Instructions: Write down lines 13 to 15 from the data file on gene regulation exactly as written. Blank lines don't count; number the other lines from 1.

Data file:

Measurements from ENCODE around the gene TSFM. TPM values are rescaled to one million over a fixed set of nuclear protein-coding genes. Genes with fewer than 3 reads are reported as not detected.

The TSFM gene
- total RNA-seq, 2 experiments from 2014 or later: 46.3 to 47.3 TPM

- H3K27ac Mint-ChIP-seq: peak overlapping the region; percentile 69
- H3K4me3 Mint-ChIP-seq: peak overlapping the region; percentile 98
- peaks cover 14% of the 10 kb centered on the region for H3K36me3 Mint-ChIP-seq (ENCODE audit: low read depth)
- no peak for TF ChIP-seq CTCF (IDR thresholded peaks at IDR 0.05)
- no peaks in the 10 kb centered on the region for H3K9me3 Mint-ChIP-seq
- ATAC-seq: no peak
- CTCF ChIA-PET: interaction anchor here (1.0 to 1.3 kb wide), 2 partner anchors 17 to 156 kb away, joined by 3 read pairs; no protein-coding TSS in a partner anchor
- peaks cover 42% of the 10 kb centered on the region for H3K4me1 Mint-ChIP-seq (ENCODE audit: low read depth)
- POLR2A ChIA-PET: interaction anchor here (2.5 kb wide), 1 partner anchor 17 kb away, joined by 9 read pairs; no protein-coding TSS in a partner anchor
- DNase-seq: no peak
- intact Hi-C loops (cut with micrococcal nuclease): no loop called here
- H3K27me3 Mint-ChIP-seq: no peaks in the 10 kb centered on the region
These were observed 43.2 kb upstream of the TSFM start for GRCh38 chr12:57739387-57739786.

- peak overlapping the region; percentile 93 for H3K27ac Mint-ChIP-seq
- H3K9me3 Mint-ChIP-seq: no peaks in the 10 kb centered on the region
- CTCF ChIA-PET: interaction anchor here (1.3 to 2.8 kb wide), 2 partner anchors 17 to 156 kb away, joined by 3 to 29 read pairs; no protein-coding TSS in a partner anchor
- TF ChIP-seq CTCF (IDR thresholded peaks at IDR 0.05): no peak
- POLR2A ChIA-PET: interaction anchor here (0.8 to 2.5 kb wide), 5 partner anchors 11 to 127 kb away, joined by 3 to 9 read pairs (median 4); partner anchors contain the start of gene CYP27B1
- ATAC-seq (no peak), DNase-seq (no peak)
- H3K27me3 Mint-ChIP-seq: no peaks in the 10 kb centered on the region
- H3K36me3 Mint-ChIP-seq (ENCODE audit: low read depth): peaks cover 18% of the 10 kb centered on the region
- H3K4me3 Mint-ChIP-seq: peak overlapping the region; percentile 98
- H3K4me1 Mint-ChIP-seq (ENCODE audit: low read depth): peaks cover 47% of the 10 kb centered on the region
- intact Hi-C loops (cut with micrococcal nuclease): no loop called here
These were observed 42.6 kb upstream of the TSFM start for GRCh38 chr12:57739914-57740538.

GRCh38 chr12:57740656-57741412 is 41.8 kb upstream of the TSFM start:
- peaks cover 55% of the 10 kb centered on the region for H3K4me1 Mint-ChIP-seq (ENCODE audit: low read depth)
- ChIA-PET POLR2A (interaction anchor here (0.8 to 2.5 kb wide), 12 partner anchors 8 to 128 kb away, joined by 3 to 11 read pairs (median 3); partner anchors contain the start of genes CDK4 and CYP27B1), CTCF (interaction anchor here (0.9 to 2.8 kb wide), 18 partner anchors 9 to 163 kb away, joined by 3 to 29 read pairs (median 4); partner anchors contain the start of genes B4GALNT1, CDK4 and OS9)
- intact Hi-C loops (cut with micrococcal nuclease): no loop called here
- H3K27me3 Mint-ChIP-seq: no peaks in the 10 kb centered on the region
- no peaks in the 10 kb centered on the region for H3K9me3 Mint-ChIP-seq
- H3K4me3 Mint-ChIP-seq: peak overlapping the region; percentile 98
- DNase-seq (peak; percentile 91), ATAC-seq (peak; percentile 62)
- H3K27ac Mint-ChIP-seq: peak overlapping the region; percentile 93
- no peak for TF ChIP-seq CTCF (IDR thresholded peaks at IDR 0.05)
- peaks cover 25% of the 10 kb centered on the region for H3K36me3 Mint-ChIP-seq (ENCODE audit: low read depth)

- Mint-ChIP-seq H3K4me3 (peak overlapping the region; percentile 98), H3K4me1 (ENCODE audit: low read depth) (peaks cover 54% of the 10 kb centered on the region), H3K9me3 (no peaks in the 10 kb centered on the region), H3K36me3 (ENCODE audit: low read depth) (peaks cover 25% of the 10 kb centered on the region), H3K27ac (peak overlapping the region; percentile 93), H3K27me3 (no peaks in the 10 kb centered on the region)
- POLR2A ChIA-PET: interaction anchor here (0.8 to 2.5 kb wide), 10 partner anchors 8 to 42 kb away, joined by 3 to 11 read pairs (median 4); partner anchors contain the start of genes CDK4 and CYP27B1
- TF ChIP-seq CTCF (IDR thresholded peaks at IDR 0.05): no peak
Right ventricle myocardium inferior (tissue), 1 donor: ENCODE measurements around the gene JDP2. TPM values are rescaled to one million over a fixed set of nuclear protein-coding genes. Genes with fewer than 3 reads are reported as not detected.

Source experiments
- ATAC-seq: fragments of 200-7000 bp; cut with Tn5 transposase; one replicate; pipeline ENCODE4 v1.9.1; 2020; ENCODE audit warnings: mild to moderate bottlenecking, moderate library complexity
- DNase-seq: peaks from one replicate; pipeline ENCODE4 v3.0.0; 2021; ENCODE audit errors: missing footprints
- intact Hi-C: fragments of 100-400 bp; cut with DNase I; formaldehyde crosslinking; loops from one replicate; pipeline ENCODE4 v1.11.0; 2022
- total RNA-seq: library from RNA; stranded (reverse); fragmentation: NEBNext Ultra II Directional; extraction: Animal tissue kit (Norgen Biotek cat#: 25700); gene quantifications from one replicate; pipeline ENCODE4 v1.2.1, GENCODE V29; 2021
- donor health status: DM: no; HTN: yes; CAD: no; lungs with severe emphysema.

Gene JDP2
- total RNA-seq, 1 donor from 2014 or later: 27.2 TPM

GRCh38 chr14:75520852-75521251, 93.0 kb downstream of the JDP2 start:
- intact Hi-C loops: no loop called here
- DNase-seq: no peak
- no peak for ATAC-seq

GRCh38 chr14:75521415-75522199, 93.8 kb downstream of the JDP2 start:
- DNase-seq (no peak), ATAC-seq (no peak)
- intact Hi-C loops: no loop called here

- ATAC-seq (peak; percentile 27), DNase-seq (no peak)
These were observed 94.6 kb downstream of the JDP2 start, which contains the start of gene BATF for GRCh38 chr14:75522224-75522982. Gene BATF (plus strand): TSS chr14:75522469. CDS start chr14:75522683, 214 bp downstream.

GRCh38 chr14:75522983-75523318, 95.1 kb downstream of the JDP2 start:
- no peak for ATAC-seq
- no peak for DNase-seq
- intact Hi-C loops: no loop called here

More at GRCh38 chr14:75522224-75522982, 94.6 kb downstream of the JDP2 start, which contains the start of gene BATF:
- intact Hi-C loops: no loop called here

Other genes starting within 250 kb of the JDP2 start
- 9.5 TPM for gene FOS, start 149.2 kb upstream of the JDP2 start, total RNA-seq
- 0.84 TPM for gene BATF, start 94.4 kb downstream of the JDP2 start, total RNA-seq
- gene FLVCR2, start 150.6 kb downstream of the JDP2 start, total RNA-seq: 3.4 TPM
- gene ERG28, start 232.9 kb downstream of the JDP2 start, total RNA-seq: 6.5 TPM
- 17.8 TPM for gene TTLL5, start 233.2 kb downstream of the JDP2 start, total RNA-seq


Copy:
- DNase-seq: no peak
- intact Hi-C loops (cut with micrococcal nuclease): no loop called here
- H3K27me3 Mint-ChIP-seq: no peaks in the 10 kb centered on the region